In my recent “a-z of why cuts are mad“, “George Osborne: move over Keynes” and on our campaign site www.noshockdoctrine.org.uk, I give a number of reasons why I oppose cuts – unemployment, the need for fiscal stimulus, the value of public services, and the fact that government borrowing, from the other side of the balance sheet, is our pension fund investments. However, there is one important reason which no one is talking about.

Over the next 5 years, we need massive investment in building a low carbon economy. We have a small window in which global emissions must start to come to a steady decline. In the UK, this means that this Parliamentary cohort will preside over what will come to be seen as a crucial period of British history: where we know the importance of acting, and still have time to do so.

During boom years, greenies tended to argue for regulation to steer finance behind low-carbon infrastructure – whether regulation of the finance itself (see the People & Planet/PLATFORM campaign against pre-bailout RBS) or regulation to make polluting activities less cost effective than cleaner equivilents – taxes on flights, Renewable Obligation Certificates, etc. The idea is pretty simple: if you make bad things pay to reflect their true cost, this hits profit margins, and money will come in behind good things.

But what happens when capital dries up? You can’t pay for wind farms with money for new coal power stations if no one is building the things. And what if you desperately need to build those wind farms, so you can shut down the old coal power stations?

Sure, lots should come from State owned banks like RBS. But you need government investment.

This can be paid for a number of ways – Tobin (“Robin Hood”) tax, higher taxes on capital gains, closing of loopholes, etc.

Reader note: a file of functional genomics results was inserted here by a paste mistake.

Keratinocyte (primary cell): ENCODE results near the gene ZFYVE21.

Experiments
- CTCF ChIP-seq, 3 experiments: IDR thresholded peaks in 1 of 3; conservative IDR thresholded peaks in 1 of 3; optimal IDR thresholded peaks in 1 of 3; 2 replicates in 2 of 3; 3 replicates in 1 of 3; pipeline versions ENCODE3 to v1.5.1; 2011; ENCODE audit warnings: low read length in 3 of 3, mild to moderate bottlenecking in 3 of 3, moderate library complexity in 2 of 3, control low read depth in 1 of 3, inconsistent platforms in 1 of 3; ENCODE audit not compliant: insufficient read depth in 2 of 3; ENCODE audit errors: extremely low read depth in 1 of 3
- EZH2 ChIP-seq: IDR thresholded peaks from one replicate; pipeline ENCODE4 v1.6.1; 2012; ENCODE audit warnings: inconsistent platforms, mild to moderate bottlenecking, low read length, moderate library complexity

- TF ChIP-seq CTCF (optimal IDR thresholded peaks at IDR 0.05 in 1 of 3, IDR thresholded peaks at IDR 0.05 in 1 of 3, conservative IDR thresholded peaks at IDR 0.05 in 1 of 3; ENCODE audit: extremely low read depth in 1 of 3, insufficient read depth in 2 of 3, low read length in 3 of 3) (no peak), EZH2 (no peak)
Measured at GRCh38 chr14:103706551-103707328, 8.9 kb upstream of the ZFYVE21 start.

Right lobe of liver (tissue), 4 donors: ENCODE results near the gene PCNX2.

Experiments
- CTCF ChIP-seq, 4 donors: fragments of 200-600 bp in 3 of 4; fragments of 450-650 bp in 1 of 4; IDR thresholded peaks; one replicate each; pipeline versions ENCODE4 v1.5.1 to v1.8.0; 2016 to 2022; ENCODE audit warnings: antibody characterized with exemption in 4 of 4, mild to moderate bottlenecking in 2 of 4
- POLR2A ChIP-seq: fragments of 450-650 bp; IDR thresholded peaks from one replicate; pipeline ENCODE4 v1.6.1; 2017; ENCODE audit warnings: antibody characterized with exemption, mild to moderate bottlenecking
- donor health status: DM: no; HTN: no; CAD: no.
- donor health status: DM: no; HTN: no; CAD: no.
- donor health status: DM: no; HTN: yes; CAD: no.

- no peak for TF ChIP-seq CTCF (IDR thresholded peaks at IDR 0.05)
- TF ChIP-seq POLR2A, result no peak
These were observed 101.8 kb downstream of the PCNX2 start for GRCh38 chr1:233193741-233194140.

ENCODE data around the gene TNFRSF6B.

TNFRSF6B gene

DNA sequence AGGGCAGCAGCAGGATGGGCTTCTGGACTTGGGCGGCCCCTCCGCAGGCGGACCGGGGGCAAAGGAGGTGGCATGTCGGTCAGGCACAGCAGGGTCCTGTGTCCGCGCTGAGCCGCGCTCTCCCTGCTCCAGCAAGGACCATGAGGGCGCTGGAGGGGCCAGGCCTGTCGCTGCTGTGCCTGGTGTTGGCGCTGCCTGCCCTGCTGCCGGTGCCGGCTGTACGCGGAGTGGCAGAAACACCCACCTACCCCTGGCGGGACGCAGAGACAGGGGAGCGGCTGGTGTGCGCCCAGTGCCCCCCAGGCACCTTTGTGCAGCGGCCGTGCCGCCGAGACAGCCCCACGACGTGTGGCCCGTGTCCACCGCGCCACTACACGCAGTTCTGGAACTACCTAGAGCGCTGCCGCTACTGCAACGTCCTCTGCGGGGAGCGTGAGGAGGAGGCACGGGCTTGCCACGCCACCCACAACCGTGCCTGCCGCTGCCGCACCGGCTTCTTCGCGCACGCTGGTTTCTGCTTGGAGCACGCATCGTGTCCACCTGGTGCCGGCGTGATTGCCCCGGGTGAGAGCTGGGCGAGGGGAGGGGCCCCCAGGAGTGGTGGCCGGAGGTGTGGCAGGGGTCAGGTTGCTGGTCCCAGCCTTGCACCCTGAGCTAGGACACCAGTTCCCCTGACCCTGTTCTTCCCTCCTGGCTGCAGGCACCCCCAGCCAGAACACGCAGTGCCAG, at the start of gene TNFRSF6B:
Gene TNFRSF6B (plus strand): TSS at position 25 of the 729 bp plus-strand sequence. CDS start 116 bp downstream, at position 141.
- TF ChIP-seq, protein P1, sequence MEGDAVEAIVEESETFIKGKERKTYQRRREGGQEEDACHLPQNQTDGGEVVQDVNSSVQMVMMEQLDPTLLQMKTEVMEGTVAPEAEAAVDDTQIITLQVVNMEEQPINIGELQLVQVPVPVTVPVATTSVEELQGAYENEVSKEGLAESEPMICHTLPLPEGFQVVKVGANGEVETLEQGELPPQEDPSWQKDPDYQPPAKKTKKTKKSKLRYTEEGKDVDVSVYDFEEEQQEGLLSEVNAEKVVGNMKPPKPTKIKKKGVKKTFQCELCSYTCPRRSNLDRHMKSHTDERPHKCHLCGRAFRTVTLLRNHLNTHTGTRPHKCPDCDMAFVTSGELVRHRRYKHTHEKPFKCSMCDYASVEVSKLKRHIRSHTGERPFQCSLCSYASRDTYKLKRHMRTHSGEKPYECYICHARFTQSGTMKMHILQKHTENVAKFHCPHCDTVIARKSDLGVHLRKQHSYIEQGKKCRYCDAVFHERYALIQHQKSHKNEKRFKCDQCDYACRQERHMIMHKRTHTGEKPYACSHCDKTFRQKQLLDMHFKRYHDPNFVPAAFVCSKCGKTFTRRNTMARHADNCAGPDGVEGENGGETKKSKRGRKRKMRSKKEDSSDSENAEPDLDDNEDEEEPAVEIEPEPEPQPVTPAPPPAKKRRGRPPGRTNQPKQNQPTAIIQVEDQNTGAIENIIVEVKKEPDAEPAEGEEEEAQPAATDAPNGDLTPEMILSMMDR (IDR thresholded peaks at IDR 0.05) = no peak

But if it is better done through bonds, then I’d love to hear Nick Clegg argue on the Today program (as he tried today when talking about public services) that it’s unfair to make my generation pay interest on loans which were not only effectively our parents pensions being invested into giving us jobs, but also saved our future. Because, just as the long term payoff on most public services is higher than the interest on loans to pay for them, the long term costs of climate change dwarf the charges that our pension funds will bill the government for their loans.

And, of course, it isn’t all windfarms.

Action on climate change means mass investment in research at universities – and in the undergraduate education which will deliver the researchers of the future. It means investment in schools as centres of learning – because we must learn to aspire – as we used to – to knowledge, culture and arts rather than the accumulation of junk. It means ensuring everyone has a well insulated home, and affordable public transport.

And it means doing all of these things now.

3 years ago, there was a case that taxes and regulation would steer capital behind these projects. As credit dries up, this cash must come from the government. Because if it doesn’t, then our dying economy will continue to splutter out the noxious fumes choking my future.

Adam Ramsay

About Adam Ramsay

Adam is Co-Editor of Open Democracy UK and a green activist based in Edinburgh. He co-founded Bright Green in 2010.